LIT526: Greek Tragedy and Shakespeare - New Saint Andrews College

LIT526: Greek Tragedy and Shakespeare

kinglearInstructor: Dr. Jayson Grieser

Summer Term 2017

Description

Of all the tragedies written in ancient Athens, thirty-three full plays have survived. These plays, performed some twenty-five hundred years ago, come from the pens of Aeschylus, Sophocles, and Euripides, whose plays continue to serve as the foundation of the western notion of tragedy. How might grasping the technical aspects of ancient “Attic” tragedy help us understand Shakespeare’s tragedies and subsequent tragic stories and plays and art? This question gets at the core of this course: to understand and experience plays like Oedipus the King, Antigone, and The Bacchae in their ancient contexts—with the guidance of the first literary criticism of the genre in Aristotle’s Poetics.

In the second part of the course we will trace these ancient notions into the Renaissance in the four great tragedies of William Shakespeare—Hamlet, Macbeth, Othello, and King Lear. Included in this second half will be the study of scholarly treatment of tragedy, beyond Aristotle in Nietzsche’s The Birth of Tragedy, in selections from Northrup Frye’s The Anatomy of Criticism and others.  We will conclude with discussion on the development of tragedy and its place in contemporary discourse and with a reading of the American classic The Great Gatsby.

Objectives

Throughout this course, students will be required to form their own judgments about the meaning of tragedy. Students will interact with the readings in weekly posts and discussion forums. Online debate about the perennial questions and insights of tragedy will spill over into a final paper in which students bring together themes, scholarly insight, and their own discoveries.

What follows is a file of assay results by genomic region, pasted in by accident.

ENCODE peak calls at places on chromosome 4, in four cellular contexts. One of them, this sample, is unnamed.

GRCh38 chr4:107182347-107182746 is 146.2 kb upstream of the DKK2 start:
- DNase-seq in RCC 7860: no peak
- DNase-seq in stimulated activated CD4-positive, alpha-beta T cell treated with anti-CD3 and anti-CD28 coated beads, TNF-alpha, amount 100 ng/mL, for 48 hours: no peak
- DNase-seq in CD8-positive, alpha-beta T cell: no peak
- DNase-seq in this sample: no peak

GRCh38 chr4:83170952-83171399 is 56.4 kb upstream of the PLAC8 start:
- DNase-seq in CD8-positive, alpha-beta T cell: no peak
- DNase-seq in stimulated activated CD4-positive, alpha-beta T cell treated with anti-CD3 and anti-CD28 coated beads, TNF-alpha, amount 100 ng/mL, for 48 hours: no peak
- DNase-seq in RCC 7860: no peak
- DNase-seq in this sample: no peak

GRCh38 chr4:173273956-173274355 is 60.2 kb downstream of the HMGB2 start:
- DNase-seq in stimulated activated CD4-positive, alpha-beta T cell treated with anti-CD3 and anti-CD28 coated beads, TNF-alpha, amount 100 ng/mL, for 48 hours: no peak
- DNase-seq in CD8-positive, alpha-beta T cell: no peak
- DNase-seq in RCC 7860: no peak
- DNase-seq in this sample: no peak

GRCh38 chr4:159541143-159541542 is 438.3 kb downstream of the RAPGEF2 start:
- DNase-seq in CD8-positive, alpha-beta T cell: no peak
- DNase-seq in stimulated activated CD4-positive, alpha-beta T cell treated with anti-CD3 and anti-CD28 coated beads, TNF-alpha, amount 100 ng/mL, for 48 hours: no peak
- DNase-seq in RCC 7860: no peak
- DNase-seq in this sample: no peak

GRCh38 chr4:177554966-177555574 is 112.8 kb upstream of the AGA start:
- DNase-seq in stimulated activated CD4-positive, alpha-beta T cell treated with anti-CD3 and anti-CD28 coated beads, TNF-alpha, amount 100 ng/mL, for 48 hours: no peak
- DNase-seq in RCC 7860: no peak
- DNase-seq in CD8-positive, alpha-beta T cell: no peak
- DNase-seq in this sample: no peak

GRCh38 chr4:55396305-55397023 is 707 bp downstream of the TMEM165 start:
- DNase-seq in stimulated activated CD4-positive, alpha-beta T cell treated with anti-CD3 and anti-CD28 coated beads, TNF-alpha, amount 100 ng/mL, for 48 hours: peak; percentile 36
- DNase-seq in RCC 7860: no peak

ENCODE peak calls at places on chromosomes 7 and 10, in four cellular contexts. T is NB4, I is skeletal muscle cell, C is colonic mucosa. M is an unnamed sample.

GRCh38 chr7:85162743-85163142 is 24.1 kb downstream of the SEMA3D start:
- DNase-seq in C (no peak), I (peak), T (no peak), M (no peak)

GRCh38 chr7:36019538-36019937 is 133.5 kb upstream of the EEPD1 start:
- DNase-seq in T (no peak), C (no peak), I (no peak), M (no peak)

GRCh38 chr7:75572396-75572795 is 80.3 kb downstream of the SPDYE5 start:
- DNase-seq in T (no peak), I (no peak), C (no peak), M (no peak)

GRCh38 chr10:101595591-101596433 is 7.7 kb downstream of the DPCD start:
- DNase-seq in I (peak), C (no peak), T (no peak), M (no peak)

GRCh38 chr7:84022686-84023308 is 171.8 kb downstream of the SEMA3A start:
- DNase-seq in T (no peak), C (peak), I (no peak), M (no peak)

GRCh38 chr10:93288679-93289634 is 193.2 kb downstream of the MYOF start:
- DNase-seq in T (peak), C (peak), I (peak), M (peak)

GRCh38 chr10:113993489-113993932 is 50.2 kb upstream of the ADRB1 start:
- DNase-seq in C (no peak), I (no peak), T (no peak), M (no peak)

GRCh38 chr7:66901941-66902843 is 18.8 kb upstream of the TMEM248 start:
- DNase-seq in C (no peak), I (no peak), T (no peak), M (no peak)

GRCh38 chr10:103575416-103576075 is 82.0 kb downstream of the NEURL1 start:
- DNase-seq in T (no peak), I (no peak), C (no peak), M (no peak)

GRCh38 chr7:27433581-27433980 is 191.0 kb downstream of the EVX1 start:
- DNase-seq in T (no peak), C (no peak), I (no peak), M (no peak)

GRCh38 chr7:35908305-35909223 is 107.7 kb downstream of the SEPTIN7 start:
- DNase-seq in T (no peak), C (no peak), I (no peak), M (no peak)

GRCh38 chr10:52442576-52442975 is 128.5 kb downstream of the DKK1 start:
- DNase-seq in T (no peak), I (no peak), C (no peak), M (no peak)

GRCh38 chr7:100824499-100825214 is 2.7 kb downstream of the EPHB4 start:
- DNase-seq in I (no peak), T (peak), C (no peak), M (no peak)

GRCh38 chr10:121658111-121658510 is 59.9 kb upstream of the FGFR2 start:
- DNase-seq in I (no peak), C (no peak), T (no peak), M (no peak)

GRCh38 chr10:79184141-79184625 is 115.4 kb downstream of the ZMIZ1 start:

Course Questions

  1. What are the main theories of the origins of ancient tragedy?
  2. The Oresteia: discuss violence, revenge, and reconciliation.
  3. How is Sophocles a reformer of tragedy?
  4. What does Euripides’ The Bacchae bring to tragedy?
  5. What is the role of the divine in ancient tragedy?
  6. What are the main elements of an ancient tragedy according to Aristotle?
  7. In what important ways does Shakespeare depart from Aristotle? But also, what Aristotelian devices does he retain?
  8. What elements in Shakespeare’s tragedies can be traced to the ancient Greek plays we have read? What does Shakespeare retain that is “ancient”; what does he transform to fit his own time?
  9. What according critics are the great insights of tragedy: what does it teach us about the human condition?
  10. What have you learned about tragedy from critics after Aristotle?
  11. What is the role of the tragic hero? What is tragic recognition?
  12. What do we mean today in popular culture by “tragic.” How can this study help us deepen our experience of suffering and guilt? As Christians, what unique perspectives do we have on tragedy and the tragic?
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